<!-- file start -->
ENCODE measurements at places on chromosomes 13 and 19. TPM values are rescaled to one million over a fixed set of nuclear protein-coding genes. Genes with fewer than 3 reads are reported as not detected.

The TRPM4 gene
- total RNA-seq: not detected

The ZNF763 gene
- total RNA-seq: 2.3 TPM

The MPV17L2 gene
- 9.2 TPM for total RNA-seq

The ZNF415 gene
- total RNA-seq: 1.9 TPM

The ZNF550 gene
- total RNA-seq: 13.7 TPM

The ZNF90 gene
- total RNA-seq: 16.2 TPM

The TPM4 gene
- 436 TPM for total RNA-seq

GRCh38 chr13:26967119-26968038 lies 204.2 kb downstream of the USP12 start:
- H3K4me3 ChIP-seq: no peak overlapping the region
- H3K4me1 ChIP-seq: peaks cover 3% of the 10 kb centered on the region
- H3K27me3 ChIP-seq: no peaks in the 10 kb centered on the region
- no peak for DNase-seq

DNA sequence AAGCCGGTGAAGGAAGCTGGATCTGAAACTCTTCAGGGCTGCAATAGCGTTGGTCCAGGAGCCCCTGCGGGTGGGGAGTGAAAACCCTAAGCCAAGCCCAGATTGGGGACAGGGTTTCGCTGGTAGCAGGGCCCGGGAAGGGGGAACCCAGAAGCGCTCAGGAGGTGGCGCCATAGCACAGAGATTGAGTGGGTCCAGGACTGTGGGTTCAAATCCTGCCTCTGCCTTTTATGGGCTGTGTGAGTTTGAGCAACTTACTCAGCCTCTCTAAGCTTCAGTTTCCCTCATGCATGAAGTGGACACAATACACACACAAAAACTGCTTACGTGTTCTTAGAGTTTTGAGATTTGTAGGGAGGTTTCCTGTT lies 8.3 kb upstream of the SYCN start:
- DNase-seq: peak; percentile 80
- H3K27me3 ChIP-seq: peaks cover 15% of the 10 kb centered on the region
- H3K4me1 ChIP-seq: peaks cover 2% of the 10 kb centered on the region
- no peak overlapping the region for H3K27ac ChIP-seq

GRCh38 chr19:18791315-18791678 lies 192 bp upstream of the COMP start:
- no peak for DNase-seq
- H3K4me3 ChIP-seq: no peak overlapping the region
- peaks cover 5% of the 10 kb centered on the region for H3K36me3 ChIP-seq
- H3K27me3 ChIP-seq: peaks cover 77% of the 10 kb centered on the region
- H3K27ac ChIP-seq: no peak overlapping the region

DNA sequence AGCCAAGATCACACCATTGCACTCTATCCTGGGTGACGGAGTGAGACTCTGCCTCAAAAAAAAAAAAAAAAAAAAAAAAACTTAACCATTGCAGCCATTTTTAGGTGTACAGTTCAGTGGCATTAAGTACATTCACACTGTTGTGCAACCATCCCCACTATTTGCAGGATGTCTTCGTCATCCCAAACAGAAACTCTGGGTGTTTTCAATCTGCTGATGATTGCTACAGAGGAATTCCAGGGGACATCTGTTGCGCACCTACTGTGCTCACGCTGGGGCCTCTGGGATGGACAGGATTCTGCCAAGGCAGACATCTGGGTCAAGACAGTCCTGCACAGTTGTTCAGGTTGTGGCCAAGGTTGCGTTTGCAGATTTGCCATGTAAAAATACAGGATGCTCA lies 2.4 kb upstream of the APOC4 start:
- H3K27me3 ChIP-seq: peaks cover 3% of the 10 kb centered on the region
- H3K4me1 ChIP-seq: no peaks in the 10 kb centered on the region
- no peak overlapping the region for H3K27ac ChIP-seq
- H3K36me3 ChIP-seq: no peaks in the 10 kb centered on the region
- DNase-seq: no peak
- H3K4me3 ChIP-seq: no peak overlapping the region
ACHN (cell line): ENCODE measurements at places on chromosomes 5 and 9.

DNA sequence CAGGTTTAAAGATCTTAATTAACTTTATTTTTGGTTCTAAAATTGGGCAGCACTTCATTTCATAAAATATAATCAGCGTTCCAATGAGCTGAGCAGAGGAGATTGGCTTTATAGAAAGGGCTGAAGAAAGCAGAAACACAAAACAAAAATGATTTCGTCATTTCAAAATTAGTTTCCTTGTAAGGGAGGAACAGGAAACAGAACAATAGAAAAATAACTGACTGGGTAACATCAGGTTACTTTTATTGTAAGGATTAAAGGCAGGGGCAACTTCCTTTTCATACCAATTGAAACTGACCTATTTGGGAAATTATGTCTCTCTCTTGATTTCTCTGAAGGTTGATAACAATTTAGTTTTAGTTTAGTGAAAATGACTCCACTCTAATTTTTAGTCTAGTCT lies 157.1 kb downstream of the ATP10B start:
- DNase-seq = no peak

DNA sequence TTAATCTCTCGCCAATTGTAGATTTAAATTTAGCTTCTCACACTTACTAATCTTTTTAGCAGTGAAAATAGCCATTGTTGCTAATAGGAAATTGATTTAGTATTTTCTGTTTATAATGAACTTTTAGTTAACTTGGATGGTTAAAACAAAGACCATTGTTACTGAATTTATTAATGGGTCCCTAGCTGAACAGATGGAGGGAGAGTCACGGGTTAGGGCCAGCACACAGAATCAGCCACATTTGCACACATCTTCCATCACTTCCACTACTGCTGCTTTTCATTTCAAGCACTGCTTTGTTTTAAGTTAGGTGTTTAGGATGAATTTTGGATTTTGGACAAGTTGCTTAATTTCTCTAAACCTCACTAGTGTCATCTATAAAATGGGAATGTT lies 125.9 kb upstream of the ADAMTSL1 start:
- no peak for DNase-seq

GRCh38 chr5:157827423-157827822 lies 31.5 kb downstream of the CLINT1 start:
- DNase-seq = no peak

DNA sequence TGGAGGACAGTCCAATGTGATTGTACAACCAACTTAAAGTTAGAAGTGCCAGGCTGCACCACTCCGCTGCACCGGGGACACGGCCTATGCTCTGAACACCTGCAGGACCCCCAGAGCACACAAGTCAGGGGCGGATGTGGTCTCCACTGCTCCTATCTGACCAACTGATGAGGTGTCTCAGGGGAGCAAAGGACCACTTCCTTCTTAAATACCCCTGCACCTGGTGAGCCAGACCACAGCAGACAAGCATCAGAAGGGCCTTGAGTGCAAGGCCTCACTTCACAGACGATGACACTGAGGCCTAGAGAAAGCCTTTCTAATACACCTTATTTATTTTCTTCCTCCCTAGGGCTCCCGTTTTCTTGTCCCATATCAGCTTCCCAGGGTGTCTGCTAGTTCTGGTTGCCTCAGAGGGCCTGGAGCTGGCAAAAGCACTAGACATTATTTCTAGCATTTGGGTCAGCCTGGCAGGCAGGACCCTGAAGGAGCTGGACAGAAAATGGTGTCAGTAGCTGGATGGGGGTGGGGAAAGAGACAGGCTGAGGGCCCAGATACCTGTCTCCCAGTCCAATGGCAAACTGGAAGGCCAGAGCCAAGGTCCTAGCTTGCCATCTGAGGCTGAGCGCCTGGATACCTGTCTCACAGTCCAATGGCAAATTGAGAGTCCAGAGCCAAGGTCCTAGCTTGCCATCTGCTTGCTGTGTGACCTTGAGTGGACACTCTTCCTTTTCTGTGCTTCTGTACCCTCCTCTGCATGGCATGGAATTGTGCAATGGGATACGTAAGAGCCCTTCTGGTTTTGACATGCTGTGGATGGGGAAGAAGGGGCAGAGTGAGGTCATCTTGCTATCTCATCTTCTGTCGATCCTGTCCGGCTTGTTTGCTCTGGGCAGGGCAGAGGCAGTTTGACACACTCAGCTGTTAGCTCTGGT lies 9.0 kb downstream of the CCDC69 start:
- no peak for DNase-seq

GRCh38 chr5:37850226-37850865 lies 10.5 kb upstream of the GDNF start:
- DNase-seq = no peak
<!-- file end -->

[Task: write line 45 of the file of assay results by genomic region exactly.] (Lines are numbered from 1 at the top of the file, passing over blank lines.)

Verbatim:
- DNase-seq = no peak